The killer medicines

Published Jan 01, 2013 12:22pm

THE year 2012 will largely be remembered in Punjab for long due to 169 deaths in two tragic incidents involving spurious drugs in Lahore and the ‘incompetence’ of the government which is yet to pin the responsibility and punish the guilty.

The first incident surfaced in January, three months after the dengue outbreak in 2011, when the ‘defective’ drug disbursed by Punjab Institute of Cardiology (PIC) took lives of nearly 150 poor patients. The other episode took place in November after 19 deaths were reported at some hospitals of the provincial capital where patients had been brought after hey had taken a spurious cough syrup.

Drug reactions usually takes place individually, involving one or two deaths in health facilities before an alert is sounded and mass-scales tragedies are averted. But over 150 deaths by the ‘adulterated free medicines’ that was disbursed at the state-run specialised institute among poor cardiac patients, was an incident of different nature which jolted the healthcare system and also raised serious doubts on the drug delivery mechanism to government institutions in Punjab.

Even after deaths had been reported by the media, the government didn’t wake up to the grim reality. As a result, the numbers continued to mount, with the provincial government only taking it seriously when the toll had crossed the 100 mark.

Following the criminal mishap, a number of countries also acted promptly and put a check on the medicines manufactured and exported by Pakistan, and banned several products for a period of time. The drugs killed and brought bad name to the country and added to its economic woes, but those responsible have not faced any action yet.

The most troubling factor of the PIC tragedy was the ‘lack of competence’ on the part of the Punjab government which in the aftermath of the incident used traditional tactics in the probes to take the culprits to the court of law and streamline the system to avoid such happenings in the future.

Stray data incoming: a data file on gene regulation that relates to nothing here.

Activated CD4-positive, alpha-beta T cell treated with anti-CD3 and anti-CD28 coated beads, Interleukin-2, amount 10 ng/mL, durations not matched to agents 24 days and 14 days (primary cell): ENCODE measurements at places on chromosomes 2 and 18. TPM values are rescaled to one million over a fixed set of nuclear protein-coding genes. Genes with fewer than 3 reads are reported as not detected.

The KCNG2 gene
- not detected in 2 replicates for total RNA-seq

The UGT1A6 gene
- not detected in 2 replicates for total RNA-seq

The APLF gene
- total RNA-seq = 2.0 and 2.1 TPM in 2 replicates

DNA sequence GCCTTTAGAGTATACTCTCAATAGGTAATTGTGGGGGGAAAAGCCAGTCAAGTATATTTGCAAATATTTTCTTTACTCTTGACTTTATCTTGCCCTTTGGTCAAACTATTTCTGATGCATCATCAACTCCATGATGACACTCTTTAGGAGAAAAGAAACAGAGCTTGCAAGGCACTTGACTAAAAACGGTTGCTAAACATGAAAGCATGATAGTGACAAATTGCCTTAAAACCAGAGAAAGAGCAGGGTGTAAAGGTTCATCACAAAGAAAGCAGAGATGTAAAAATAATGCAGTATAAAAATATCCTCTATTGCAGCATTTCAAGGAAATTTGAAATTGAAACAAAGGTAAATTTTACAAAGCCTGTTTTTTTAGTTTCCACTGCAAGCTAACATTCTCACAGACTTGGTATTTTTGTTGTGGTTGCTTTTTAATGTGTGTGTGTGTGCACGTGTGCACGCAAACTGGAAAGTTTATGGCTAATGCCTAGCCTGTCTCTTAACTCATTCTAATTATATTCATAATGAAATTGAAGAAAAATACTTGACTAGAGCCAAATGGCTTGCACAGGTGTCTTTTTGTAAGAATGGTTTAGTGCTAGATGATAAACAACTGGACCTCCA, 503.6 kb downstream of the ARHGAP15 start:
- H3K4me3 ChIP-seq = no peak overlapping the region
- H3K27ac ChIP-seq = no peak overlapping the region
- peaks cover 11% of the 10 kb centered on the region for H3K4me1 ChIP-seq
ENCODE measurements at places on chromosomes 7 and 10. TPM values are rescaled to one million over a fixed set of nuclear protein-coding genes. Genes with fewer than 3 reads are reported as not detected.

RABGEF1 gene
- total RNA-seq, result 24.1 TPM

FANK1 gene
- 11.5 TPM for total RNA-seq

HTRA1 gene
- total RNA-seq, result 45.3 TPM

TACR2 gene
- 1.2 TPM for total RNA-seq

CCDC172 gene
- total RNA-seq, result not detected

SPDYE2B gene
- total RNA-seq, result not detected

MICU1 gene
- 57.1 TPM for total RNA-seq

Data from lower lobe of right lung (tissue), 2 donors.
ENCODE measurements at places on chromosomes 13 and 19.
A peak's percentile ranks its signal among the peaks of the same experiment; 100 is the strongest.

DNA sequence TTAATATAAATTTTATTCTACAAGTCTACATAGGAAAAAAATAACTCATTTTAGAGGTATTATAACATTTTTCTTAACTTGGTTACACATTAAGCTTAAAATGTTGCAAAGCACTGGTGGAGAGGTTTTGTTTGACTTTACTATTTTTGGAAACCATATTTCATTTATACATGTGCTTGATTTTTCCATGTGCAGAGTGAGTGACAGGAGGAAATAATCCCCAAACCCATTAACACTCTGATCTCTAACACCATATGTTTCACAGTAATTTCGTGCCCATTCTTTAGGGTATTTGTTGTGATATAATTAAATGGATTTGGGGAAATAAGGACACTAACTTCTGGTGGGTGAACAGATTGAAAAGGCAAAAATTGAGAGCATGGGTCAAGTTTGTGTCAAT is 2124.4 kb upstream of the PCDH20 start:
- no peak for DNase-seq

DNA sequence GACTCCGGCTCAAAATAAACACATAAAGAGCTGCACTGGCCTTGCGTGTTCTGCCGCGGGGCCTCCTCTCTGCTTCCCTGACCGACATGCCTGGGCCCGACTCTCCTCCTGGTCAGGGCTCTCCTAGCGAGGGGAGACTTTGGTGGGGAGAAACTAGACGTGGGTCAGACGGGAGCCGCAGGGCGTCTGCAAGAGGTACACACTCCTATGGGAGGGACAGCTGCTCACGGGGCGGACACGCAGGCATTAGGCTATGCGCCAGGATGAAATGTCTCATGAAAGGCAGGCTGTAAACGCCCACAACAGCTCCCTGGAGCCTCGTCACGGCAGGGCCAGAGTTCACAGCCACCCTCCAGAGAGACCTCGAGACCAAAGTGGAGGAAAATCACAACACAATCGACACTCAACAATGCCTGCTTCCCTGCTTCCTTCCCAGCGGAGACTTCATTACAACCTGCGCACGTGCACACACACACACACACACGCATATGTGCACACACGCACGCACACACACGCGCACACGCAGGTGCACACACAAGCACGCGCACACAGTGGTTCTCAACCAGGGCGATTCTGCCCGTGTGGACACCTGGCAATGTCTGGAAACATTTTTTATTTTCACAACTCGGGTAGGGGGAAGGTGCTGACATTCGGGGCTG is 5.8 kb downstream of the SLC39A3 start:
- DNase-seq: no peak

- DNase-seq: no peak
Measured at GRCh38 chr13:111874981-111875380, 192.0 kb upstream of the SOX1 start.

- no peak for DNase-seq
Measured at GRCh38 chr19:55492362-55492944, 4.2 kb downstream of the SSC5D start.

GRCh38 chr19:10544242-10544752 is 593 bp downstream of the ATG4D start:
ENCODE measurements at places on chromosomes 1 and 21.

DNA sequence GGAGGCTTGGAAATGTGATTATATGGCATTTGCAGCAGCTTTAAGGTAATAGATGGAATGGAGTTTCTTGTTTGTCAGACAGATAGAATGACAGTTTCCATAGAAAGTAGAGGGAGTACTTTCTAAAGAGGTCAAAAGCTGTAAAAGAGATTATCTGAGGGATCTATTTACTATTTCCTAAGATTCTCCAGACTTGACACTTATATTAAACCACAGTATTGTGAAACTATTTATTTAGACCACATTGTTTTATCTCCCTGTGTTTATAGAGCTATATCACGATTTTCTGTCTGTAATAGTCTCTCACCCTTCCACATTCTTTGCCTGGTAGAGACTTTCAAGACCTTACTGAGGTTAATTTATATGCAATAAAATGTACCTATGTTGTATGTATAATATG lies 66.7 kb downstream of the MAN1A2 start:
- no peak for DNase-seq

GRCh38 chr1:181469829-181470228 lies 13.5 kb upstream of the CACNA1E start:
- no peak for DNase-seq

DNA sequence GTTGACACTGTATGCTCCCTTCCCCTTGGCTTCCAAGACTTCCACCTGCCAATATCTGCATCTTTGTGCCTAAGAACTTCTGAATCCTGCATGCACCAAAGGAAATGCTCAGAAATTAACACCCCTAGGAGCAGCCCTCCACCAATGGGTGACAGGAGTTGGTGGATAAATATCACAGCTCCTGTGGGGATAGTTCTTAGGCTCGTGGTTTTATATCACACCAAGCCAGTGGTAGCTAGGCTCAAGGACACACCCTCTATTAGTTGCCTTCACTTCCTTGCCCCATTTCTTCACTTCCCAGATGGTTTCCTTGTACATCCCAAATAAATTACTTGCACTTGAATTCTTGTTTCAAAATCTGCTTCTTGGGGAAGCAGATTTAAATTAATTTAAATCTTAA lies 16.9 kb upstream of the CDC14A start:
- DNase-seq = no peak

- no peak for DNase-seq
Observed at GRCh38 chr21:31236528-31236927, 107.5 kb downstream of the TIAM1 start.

Shortly after the scam, Chief Minister Shahbaz Sharif went about the business in his usual style, preferring to be seen as doing something rather than actually doing it. He sidelined the then health secretary and PIC chief besides suspending over a dozen other senior government officials. His steps sparked agitation among the young doctors and other members of the medical community. On his direction, police carried out massive and non-stop raids and arrested several owners of pharmaceutical companies and sealed several factories which sent a wave of shock through the entire industry.

The acts were earned public condemnation as they were blatantly political in approach without ensuring justice and bringing some relief to the families of 150 patients who had lost their lives.

The government had four inquiries conducted by police, and one each by the Judiciary and the Chief Minister’s Inspection Team (CMIT) but nothing has ever been made public.

As the government had not learnt any lesson from the tragic episode, another drug scam hit the province towards the latter part of the year when 19 deaths were reported due to a spurious cough syrup. The incident took place in Shahdara and adjoining localities. The initial probe said they were drug addicts.

The government’s reaction to the matter was not different to what it had done earlier in the year. FIRs, raids, inquiries, words and words with no matching action.


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